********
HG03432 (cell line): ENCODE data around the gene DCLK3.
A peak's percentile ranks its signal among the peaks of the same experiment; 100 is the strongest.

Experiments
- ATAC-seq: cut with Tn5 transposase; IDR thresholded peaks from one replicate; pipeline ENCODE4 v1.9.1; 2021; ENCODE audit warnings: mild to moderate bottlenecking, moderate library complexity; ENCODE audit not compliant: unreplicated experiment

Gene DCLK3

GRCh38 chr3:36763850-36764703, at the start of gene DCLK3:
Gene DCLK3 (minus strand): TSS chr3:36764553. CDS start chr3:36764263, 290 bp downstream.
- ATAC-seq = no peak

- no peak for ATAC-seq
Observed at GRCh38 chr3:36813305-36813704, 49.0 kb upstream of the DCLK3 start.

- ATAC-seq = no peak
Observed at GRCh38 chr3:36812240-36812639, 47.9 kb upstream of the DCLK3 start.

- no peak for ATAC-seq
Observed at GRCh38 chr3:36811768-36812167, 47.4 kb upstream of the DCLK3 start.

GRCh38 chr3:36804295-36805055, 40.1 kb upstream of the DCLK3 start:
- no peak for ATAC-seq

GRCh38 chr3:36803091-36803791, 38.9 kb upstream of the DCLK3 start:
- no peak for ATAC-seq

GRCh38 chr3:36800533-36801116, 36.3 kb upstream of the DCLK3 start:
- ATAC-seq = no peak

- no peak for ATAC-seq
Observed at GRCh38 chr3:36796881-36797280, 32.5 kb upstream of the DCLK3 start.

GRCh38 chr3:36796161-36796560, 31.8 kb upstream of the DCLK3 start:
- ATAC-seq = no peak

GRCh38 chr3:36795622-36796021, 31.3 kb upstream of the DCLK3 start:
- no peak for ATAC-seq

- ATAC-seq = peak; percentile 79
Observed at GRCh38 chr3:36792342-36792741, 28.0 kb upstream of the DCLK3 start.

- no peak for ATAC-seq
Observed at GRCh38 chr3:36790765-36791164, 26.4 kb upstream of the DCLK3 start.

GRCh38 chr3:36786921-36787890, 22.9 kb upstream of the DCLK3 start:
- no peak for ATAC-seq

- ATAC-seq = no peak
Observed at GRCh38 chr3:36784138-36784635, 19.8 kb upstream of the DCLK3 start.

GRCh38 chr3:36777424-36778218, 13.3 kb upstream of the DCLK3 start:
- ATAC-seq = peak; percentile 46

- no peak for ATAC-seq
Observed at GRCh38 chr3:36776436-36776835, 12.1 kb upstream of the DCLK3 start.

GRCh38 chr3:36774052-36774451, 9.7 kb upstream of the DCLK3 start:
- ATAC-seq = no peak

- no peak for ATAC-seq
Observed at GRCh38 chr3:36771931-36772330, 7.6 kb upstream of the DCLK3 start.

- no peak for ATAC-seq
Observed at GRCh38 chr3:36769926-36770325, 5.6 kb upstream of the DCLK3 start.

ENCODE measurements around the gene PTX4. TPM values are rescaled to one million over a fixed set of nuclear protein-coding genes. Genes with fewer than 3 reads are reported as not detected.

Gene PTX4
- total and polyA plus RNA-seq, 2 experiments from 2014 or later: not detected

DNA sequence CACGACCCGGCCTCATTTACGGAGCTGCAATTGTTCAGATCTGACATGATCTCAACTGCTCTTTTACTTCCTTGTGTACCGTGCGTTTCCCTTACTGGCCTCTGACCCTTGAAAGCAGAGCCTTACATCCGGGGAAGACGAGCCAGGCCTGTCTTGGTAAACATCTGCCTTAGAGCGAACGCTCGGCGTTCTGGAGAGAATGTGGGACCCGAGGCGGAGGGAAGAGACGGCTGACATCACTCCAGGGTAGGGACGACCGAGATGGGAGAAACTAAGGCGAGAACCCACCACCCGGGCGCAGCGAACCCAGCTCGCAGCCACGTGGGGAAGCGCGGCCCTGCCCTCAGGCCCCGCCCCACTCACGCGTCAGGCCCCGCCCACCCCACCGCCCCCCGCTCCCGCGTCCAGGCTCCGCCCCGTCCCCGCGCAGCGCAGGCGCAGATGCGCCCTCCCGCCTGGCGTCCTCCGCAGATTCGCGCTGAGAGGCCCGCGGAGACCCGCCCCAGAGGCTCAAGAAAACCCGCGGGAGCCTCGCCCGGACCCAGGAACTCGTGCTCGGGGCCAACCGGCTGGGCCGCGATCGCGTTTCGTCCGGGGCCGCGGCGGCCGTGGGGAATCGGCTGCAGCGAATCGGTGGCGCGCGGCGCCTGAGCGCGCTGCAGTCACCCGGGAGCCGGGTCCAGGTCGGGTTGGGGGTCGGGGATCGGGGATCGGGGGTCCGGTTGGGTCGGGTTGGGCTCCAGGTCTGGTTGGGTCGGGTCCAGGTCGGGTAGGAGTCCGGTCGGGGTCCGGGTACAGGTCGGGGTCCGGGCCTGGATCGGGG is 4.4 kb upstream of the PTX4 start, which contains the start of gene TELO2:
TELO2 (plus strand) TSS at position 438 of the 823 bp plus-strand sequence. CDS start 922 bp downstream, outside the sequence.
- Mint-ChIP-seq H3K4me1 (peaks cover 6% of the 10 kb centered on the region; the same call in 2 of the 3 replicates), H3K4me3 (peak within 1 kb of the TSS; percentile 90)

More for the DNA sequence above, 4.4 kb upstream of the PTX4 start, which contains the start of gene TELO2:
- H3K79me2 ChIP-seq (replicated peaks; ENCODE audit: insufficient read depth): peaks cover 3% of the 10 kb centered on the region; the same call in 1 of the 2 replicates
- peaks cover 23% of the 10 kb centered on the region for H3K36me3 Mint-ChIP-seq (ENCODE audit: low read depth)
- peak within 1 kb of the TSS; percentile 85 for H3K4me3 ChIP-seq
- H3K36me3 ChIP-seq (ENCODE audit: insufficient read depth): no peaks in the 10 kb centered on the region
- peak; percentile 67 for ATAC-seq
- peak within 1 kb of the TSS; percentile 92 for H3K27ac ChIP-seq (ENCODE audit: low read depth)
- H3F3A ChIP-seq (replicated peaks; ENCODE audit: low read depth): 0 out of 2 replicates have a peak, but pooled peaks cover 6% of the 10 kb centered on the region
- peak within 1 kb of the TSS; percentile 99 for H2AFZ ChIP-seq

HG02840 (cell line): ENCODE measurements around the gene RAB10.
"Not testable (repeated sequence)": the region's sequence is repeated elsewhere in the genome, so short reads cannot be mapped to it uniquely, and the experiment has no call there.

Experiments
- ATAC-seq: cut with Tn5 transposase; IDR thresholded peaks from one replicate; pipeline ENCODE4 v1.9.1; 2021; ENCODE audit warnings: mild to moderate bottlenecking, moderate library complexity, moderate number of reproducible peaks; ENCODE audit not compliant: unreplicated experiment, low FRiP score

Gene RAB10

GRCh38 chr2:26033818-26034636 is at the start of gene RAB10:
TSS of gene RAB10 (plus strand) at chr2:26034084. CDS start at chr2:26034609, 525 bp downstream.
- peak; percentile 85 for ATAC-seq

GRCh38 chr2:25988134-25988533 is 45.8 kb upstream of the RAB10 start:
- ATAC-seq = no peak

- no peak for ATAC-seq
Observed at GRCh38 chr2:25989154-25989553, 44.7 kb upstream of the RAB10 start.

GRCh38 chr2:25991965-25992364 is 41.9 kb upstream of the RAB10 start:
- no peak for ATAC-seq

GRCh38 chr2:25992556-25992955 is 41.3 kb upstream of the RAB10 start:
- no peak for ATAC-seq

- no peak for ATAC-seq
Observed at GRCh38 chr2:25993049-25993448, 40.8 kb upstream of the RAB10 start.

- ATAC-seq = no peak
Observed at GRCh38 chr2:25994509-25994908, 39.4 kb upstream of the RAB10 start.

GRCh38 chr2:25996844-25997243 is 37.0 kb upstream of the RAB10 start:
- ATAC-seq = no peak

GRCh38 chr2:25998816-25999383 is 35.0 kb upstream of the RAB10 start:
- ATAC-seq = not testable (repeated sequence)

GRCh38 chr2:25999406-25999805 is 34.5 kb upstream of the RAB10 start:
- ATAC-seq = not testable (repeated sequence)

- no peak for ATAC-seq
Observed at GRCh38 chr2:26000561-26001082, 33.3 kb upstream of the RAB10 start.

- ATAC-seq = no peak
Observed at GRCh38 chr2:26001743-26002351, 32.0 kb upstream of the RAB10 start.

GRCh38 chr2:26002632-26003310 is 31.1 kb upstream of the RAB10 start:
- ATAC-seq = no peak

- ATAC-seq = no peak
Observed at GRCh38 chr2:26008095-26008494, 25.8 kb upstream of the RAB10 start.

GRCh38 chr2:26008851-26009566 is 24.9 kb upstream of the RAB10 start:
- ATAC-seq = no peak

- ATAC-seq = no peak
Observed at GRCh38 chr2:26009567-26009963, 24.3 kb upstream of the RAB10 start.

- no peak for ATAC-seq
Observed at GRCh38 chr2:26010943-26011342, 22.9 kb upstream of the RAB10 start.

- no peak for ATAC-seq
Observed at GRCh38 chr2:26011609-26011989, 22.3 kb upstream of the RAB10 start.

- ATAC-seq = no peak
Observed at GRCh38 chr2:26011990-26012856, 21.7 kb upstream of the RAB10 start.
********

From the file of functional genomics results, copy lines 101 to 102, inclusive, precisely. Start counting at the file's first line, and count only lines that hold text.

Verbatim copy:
Observed at GRCh38 chr2:26011609-26011989, 22.3 kb upstream of the RAB10 start.

- ATAC-seq = no peak